Dealing first with the latter part of the circular - in some respects the most significant - I rejoice that the M.C.C. committee, though they overruled the decision come to by the county captains in December, 1900 to debar certain bowlers from taking part in county matches, acknowledge that a great deal of good has come from the famous meeting which for a few weeks threw the cricket world into a ferment. At the time I gave the captains what support I could, and, amid the storm of criticism, I felt perfectly certain that, whether or not they were allowed their own way, nothing but benefit to the game of cricket would result from the action they had resolved on. Never within the last twenty years or more has there been so little unfair or doubtful bowling as in the season of 1901. Indeed the improvement was so marked as to make it clear that, if the captains stick to their guns, we shall soon be entirely free from the evil of which not very long ago it seemed impossible to get rid. The proposal on which the counties have now been invited to express an opinion does not seem to me to be in any way too stringent. There is not the slightest fear that the county captains will by a majority of two to one condemn any bowler unless his delivery is open to serious objection. It has been urged in "The Field" that if the captains put their ban upon a bowler who had passed all the umpires unchallenged, not one of the umpires could with any self-respect consent to stand again, but this argument is not in reality half so strong as might at first sight appear. Bob Thoms told Lord Harris years ago that any steps to get rid of throwing would have to come from those who control the game, and it is generally understood that at one of the private conferences organised at Lord's by Mr. Lacey, many of the present umpires asked in this matter of unfair bowling they might be relieved of responsibility, the necessary action being taken by county captains and committees. Those who are so extremely sensitive as to the jurisdiction of the umpire being interfered with, even away from the field of play, seem to forget that for many years the law as to fair bowling was flagrantly infringed over and over again without the slightest step being taken by the umpires to put matters right. Personally I do not believe that unless James Phillips had shown the way by pulling up Hones during the tour of Mr. Stoddart's second team in Australia, we should have seen any no-balling for throwing in this country. Like most reformers, Phillips has been subjected to a good deal of criticism and many hard words, but he need not trouble himself about anything that has been said against him. To him in the first place is due the present vastly improved condition of things. As to his action in no-balling Mold sixteen times at Old Trafford last July, I can say nothing, as I was not present at the match, but with regard to the agitation that was got up on Mold's behalf I have a very strong opinion indeed. To read some of the comments that appeared one might have supposed that nobody except Phillip's had ever called Mold's fairness into question. The fact that the Lancashire fast bowler had been condemned as unfair by the county captains by a majority of eleven to one, at their meeting at Lord's in December, 1900, was systematically ignored. I have not the slightest prejudice against Mold as a man, but repeating what I said last year, I think he was excessively lucky to go through nearly a dozen season before being no-balled.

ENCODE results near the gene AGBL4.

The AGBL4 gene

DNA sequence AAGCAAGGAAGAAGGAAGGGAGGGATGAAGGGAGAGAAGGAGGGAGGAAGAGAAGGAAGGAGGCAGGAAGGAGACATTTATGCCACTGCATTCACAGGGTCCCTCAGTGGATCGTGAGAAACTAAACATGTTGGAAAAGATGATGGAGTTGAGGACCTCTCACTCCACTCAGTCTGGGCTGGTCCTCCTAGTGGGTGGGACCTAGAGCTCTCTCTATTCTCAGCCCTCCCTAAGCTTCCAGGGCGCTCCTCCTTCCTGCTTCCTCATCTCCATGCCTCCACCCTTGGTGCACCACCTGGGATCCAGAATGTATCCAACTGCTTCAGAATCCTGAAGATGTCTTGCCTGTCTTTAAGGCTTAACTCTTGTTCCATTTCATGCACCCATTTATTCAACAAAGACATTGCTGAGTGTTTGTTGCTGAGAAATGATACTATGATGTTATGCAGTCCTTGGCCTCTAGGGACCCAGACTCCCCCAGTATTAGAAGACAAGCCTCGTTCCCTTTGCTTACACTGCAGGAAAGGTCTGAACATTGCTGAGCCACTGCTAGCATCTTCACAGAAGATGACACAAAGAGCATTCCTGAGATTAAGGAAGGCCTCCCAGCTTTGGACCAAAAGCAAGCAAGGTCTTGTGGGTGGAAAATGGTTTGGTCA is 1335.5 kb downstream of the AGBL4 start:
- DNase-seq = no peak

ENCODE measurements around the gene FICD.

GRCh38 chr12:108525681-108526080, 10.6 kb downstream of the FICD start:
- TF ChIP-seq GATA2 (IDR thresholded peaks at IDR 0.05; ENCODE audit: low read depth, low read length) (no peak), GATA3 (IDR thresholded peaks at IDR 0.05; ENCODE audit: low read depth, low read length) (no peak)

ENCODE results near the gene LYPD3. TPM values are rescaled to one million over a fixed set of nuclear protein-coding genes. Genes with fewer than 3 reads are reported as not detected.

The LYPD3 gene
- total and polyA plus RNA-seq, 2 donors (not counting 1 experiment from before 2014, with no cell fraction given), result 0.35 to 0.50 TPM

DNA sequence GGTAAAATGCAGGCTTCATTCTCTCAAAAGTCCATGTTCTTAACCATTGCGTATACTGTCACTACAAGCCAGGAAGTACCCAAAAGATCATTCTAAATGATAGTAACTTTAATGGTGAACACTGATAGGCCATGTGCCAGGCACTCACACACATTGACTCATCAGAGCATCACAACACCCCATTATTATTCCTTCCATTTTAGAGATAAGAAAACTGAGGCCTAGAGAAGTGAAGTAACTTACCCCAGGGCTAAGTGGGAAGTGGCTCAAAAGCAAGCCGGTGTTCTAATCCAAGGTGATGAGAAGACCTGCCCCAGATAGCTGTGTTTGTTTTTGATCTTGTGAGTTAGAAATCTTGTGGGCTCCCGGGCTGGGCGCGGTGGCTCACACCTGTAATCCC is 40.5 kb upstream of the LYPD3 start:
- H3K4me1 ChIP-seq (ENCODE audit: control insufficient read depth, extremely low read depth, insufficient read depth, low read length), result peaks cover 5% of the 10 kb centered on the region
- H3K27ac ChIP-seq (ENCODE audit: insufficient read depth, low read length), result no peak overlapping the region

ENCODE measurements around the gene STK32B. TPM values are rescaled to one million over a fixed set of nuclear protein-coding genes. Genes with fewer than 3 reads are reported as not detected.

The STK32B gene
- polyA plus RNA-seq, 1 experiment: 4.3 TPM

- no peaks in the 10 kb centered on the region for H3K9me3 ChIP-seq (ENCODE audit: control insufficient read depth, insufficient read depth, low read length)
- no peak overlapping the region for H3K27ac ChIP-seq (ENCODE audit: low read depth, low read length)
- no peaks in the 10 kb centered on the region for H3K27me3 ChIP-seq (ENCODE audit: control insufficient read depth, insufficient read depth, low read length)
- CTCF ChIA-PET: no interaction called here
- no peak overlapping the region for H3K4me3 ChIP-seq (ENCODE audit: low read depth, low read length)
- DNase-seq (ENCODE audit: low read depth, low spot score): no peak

I do not know whether any concerted action will be found possible, but after the expression of opinion I heard from several distinguished cricketers last season, I am not in the least surprised that the question of the preparation of wickets should have been raised. It is certain that more than three days cannot in this country be given up to a match, and within that limit of time it is, on wickets prepared according to the most modern methods, becoming increasingly difficult in fine weather to play a game out. The climax was reached during the past season at Leyton, the wickets on that ground being so superlatively good that it was almost impossible to get through four innings in three days. Indeed, out of eleven matches seven were left drawn. This was an altogether unsatisfactory state of things, and both Mr. C. E. Green and Mr. A. P. Lucas made no secret of their opinion that Mr. Green and Mr. A. P. Lucas made no secret of their opinion that a great mistake had been committed in having the wickets prepared in the modern fashion. Other famous cricketers I could name contend that the use of liquid manure of which some ground-keepers are now so fond, handicaps the bowler in two ways, first by taking nearly all the life out of the ground, and secondly by rendering the wicket almost impervious to natural wear. No one, I take it, would attempt to lay down any hard and fast rule as to how grounds should be dealt with out of the cricket season, but it does not seem to me impossible that the counties should come to an understanding as to what constitutes the legitimate preparation of the individual wicket. The mowing machine, the hose, and the heavy roller have in combination made the task of the modern batsman sufficiently easy, and in the opinion of many good judges of the game he did not need the further help that has lately been accorded him. The question of the preparation of wicket is urgent, as we do not wish to be driven to the necessity of deciding our three-day matches on the first innings.

© John Wisden & Co